Re: Uniform design

• To: mathgroup at smc.vnet.net
• Subject: [mg48304] Re: Uniform design
• From: ab_def at prontomail.com (Maxim)
• Date: Sat, 22 May 2004 03:04:37 -0400 (EDT)
• References: <c8kd99\$msp\$1@smc.vnet.net>
• Sender: owner-wri-mathgroup at wolfram.com

```Bill Rowe <readnewsciv at earthlink.net> wrote in message news:<c8kd99\$msp\$1 at smc.vnet.net>...
> On 5/20/04 at 4:03 AM, ab_def at prontomail.com (Maxim) wrote:
>
> >Besides, there's a matter of 'optimizations' that Mathematica uses
> >for Sum (an issue which was discussed in this newsgroup a while
> >ago):
>
> >In[1]:= Module[{cnt = 0}, Sum[cnt += 1, {i, 10^6}] ]
> >Module[{cnt =0}, Sum[cnt += 1, {i, 10^6 + 1}] ]
>
> >Out[1]= 500000500000
>
> >Out[2]= 1000001
>
> Clearly, this is a bug. But consider
>
> In[1]:=
> Timing[Module[{cnt = 0}, Sum[cnt += 1, {n, 10^6}]]]
>
> Out[1]=
> {8.69*Second, 500000500000}
>
> In[2]:=
> Timing[Sum[n, {n, 10^6}]]
>
> Out[2]=
> {2.549999999999999*Second, 500000500000}
>
> In[3]:=
> Timing[Sum[n, {n, k}] /. k -> 10^6]
>
> Out[3]=
> {0.019999999999999574*Second, 500000500000}
>
> It seems to me far more natural to due either Sum[n, {n, 10^6}] or Sum[n,
> {n,k}]/.k->10^6 then what you've shown. Not only are these more natural,
> they are faster and avoid the bug.

I'm not so sure about it being a bug; what is happening here is that
for values not greater than 10^6 Sum works as an iterator should
(chapter A.4.2 of the Book), but for larger values Sum calls
SymbolicSum`SymbolicSum, which pre-evaluates the first argument; so
cnt+=1 evaluates to 1 and we're summing 10^6+1 ones. The documentation
says that it is done only for symbolic sums (that is, when there are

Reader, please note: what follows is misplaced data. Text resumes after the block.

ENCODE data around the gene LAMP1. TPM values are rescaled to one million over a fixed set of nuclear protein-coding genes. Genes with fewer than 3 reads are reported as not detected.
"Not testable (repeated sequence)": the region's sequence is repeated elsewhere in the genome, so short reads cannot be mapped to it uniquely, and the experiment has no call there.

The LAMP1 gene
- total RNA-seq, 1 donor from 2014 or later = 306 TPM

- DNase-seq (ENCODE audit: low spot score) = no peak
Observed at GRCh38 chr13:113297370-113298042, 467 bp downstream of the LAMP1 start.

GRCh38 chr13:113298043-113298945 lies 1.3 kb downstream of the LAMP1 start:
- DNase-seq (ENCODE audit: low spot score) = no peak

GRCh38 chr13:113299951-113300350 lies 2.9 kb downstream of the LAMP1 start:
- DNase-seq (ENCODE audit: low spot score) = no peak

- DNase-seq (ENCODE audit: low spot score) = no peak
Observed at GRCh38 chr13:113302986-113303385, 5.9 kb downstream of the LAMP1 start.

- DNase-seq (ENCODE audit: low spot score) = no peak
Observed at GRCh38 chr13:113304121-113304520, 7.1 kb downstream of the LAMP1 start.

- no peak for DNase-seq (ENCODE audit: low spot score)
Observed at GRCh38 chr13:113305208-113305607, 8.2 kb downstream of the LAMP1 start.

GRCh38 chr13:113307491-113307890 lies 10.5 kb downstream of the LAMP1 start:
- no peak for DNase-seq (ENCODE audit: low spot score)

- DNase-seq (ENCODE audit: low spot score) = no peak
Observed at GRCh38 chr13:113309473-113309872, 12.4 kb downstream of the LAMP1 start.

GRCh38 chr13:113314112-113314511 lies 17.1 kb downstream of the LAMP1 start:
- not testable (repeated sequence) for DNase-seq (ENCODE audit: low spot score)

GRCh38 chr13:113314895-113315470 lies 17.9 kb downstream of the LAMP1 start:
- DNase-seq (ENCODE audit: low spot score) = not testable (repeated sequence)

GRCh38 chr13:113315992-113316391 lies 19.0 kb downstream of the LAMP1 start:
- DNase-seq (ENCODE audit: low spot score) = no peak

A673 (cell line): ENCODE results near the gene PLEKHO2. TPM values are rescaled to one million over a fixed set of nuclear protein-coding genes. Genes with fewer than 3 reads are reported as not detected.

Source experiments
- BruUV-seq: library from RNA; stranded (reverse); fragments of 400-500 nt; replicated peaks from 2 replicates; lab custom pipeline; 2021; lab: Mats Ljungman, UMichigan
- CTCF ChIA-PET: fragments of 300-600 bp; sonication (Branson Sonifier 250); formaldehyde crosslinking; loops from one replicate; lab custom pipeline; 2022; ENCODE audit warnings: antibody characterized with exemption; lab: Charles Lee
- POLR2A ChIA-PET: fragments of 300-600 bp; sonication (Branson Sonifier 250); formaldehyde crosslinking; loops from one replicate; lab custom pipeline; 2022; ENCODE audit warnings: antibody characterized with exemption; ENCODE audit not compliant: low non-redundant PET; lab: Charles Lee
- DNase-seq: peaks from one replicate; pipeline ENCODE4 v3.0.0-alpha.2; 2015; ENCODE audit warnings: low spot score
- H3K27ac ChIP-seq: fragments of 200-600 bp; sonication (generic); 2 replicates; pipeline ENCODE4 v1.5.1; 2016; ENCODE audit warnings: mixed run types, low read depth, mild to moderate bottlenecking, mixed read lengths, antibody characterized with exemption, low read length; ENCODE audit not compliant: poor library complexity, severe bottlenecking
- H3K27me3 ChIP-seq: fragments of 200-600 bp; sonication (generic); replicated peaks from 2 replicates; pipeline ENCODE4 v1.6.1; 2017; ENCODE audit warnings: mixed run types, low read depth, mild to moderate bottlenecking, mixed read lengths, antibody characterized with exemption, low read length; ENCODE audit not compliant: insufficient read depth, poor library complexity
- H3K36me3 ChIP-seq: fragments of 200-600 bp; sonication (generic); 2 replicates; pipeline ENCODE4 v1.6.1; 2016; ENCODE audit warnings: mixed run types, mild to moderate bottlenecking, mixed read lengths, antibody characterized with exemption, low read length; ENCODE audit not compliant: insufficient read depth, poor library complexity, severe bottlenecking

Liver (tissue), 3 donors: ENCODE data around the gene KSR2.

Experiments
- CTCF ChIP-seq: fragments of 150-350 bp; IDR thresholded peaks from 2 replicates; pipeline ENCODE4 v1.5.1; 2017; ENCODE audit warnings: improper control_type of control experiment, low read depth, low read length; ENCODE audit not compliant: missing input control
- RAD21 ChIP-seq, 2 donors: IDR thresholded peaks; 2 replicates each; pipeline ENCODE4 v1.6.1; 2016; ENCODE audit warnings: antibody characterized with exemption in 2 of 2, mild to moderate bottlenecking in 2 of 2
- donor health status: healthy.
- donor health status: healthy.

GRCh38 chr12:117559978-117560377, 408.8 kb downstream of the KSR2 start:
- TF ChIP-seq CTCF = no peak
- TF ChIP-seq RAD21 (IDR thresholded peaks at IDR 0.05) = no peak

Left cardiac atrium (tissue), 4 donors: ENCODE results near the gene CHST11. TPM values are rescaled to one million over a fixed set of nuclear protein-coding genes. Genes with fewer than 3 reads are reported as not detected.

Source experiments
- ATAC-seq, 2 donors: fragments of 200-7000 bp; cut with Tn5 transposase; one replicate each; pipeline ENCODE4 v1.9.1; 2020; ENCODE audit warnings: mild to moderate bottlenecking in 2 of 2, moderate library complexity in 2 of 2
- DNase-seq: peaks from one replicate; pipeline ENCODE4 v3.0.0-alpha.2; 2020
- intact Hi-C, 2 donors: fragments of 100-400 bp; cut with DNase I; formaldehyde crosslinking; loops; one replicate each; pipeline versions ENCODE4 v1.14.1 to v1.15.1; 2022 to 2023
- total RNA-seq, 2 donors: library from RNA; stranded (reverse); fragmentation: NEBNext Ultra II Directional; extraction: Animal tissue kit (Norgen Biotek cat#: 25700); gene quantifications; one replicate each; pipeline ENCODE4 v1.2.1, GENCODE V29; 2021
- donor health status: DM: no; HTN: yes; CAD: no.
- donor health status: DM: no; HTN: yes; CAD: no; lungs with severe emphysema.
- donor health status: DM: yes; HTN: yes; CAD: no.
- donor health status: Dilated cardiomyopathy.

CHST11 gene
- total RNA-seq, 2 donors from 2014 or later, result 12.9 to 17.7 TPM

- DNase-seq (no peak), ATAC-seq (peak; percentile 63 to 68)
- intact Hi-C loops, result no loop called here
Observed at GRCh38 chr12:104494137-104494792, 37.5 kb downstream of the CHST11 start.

non-numerical quantities in the iterator), but my guess is that
Mathematica tries to speed up the computations in this way when the
number of terms is too large. Nobody would want to sum more than 10^6
terms, right?

SymbolicSum`SymbolicSum adds its share of confusion too, because it is
also HoldAll and performs some preliminary operations on the arguments
before evaluating them; in particular, it looks for Out in the first
argument. As a result, we get the following:

In[1]:=
a=k;
Sum[a,{k,n}]

Out[2]=
k*n

In[3]:=
a=k;
Sum[%,{k,n}]

Out[4]=
n*(n+1)/2

That is, there is an incosistency in deciding when the first argument
depends on the iterator variable. And here's another pitfall: we know
that Module[{a=k},Sum[a,{k,n}]] evaluates to k*n, but what if the Sum
remains unevaluated? Mathematica will just return the Sum expression,
but with a already evaluated. So Module[{a=k},Sum[a*f[k],{k,n}]] will
give Sum[k*f[k],{k,n}], not k*Sum[f[k],{k,n}] as in the previous case.
Here's an example:

In[5]:=
Module[{a = 1/k}, Sum[a/k, {k, 1, Infinity}]]
Module[{a = 1/k}, Sum[a/k^2, {k, 1, Infinity}]]

Sum::div: Sum does not converge.

Out[5]=
Pi^2/6

Out[6]=
Pi^2/(6*k)

What's more, Sum[1/k,{k,1,Infinity}] won't necessarily return
unevaluated -- just as well it might evaluate to Infinity, because
there are no clear rules for that either: sometimes Mathematica says
that a sum diverges, sometimes that it converges to Infinity. That
gives yet another possibility for Out[5]: it might return Infinity/k.
So it's anybody's guess what the result will be in such cases.

Maxim Rytin
m.r at prontomail.com

```

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